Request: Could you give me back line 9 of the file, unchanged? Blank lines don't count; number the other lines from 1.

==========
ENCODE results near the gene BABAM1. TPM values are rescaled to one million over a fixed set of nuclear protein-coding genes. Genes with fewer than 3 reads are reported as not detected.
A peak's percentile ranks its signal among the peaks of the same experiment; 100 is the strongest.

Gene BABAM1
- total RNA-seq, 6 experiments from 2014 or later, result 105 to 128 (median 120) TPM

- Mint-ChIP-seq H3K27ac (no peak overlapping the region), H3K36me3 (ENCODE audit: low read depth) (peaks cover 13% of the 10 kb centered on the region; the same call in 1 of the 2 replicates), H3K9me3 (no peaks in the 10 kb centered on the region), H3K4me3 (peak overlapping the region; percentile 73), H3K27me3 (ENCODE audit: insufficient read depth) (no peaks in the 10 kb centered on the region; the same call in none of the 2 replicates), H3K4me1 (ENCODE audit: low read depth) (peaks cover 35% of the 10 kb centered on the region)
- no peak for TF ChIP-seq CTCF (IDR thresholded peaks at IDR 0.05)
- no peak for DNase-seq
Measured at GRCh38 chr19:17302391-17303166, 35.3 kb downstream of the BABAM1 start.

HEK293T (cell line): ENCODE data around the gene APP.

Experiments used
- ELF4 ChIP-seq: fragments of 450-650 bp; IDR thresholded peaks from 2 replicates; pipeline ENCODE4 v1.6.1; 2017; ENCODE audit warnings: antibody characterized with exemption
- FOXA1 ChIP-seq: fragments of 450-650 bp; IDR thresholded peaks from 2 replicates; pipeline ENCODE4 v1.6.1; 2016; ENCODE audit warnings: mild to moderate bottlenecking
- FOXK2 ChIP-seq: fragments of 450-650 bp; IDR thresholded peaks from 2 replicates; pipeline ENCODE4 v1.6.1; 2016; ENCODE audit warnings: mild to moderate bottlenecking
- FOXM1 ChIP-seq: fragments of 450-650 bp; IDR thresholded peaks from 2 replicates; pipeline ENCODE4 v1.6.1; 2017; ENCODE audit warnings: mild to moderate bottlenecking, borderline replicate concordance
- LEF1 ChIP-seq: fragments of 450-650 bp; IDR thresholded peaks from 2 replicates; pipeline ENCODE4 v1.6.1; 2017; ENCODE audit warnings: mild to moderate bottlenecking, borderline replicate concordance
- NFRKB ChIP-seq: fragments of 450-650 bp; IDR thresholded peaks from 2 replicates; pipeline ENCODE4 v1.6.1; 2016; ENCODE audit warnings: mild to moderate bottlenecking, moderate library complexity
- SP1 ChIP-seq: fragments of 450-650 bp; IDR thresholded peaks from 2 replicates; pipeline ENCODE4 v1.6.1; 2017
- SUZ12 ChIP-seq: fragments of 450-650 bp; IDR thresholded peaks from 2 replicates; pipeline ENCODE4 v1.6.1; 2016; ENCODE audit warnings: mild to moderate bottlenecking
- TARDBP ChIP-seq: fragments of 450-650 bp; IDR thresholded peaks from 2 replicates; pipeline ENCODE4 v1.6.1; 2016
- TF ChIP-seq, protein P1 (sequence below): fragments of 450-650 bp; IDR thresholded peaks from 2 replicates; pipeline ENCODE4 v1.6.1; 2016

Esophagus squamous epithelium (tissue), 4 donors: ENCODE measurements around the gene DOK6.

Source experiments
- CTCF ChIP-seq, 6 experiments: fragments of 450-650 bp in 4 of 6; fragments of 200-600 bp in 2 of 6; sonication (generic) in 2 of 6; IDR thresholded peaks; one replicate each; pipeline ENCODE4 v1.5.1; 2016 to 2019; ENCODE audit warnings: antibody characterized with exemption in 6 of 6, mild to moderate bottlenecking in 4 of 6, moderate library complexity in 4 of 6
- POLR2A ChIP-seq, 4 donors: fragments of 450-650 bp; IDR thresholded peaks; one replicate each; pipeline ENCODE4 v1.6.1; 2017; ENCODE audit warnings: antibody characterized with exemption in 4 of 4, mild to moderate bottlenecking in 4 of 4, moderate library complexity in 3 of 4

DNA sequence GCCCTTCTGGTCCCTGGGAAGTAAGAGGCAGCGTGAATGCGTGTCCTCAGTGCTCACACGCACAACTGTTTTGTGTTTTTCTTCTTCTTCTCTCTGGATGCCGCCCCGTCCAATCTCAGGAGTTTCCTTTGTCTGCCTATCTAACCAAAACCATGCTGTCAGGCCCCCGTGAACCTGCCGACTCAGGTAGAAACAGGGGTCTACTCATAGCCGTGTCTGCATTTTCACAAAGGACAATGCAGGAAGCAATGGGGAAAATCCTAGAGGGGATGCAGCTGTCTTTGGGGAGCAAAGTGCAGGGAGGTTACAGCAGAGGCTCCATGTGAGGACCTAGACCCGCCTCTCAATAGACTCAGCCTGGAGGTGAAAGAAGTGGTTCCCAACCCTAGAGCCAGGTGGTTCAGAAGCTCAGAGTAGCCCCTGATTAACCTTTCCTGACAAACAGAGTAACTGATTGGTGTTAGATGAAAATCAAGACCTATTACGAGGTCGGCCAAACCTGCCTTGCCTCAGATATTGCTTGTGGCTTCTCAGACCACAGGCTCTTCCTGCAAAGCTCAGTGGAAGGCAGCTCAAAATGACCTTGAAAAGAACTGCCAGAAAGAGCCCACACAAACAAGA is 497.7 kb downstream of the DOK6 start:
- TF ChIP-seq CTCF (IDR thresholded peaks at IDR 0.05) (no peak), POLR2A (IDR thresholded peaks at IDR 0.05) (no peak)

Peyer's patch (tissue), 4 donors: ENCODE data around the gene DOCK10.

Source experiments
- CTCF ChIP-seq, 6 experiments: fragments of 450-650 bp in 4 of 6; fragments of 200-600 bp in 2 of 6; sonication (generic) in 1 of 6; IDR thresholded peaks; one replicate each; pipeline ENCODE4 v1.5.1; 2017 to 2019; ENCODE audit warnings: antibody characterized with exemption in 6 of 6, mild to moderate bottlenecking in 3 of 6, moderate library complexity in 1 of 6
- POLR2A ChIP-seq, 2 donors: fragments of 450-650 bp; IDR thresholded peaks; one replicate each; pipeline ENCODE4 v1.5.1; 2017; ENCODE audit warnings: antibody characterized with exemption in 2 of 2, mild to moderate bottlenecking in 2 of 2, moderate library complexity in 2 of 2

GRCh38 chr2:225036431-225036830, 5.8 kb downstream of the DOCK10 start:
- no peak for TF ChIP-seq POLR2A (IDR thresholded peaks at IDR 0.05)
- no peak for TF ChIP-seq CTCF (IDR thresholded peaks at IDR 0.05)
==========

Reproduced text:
HEK293T (cell line): ENCODE data around the gene APP.